Ennahda ‘soldiers’ rally to demand ‘Islamisation’ of Tunisia constitution
TUNIS - Several thousand men and women demonstrated outside the Tunisian parliament on Friday to demand the inclusion of Islamic law in the North African country's future constitution.
"The people want the application of God's sharia", "Our Koran is our constitution", "No constitution without sharia," and "Tunisia is neither secular nor scientific, it is an Islamic state", cried the protesters, drawn from different Islamist movements.
Some men climbed on the roof of the building and unfurled a banner that read: "The people belong to God."
Several women sported the niqab, or full-face veils.
The ultra-conservative Salafists have in recent months demanded full-face veils for female university students, castigated a TV channel for an allegedly blasphemous film and beaten up journalists at a protest.
"We are here today to peacefully demand the application of sharia in the new constitution. We will not impose anything by force on the Tunisian people, we just want that the people are convinced of the principles," said Marwan, a 24-year-old trader.
An engineer, who refused to give his name, added: "A Muslim should live under the tenets of Islamic law. The secularists would have one believe that Islam chops off the hands of thieves but... one must study Islam. The West has failed."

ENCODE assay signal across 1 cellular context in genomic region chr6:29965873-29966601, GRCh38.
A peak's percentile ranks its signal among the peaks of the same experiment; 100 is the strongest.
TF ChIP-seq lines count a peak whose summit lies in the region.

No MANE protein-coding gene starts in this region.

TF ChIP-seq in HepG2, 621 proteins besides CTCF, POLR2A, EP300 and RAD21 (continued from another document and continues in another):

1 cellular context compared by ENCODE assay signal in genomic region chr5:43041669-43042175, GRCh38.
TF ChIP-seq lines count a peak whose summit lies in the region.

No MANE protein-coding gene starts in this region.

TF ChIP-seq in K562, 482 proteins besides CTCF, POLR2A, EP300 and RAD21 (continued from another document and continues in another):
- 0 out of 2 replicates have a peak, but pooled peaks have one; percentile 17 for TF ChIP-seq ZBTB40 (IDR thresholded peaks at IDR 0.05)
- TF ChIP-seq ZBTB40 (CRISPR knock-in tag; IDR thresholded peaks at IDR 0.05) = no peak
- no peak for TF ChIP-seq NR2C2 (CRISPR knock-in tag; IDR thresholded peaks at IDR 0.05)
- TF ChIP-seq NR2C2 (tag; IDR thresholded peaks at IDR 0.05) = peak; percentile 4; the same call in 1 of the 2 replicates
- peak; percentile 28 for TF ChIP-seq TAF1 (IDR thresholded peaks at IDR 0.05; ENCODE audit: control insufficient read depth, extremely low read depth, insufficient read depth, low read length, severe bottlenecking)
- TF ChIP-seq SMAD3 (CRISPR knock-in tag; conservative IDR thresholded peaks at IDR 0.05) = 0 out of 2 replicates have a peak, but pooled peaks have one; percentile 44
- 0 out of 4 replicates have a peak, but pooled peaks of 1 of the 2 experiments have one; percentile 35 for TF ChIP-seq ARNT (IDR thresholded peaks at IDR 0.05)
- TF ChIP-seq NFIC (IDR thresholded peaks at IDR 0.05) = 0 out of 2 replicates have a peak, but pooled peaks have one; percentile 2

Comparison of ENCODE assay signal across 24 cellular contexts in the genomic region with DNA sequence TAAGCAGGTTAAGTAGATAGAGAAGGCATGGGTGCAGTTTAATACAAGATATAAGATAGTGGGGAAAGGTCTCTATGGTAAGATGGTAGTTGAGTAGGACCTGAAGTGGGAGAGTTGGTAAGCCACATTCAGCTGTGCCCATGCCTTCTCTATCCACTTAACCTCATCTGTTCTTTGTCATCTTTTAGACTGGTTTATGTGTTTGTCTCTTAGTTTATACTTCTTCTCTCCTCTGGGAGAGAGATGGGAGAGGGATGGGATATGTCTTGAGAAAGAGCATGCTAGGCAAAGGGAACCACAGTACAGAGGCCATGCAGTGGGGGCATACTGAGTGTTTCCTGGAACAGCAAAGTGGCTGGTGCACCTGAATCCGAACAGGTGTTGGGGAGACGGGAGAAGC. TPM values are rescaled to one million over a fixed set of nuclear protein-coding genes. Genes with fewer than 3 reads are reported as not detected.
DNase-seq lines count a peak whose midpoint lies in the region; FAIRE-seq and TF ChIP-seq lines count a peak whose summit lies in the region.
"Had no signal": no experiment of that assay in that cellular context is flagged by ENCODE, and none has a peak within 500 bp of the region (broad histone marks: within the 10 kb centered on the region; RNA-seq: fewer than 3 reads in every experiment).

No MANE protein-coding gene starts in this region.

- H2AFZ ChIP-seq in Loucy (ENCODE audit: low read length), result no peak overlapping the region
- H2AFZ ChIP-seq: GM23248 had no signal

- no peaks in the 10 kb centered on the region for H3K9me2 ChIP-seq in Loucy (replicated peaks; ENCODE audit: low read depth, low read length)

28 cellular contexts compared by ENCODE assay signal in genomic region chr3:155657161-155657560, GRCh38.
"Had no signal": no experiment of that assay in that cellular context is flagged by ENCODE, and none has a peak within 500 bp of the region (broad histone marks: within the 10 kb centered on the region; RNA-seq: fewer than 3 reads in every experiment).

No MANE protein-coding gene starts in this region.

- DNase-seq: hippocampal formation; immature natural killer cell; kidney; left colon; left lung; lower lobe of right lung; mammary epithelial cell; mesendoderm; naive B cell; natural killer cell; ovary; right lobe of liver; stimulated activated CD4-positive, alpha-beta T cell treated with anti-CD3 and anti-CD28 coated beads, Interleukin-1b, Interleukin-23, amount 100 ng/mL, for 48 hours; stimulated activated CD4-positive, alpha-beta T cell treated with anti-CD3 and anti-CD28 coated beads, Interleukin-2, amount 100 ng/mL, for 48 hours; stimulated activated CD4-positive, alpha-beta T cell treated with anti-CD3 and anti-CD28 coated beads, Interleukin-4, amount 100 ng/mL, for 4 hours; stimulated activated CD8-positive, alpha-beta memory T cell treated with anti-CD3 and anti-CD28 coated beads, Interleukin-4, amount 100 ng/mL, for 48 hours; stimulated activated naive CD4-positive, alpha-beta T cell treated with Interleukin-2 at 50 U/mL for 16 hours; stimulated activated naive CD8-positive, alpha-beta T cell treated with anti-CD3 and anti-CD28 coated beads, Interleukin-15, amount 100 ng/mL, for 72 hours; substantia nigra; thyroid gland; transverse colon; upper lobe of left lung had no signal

The protest was timed to coincide with parliamentary negotiations over a new constitution
in a country long considered one of the Arab world’s most secular.
One of the organisers who handed in a petition said “more than 200 Islamic organisations are backing the move.”
As Islamists did not play a prominent role in last year’s uprising, some secularists fear their demands will undermine Tunisia’s fledgling democracy.
Secular critics fear a gradual encroachment of ever stricter rules, however. They want Ennahda to rein in religious zealots.
One taxi driver, speeding away from the protest, said he had stopped taking passengers with beards or niqab as they kept demanding he turn off the music he plays on his radio.
"They want sharia? So they can amputate hands? Impossible," he said. "Now is not the time for sharia. Now is the time to think about the economy, about helping the unemployed and bringing back tourism to Tunisia."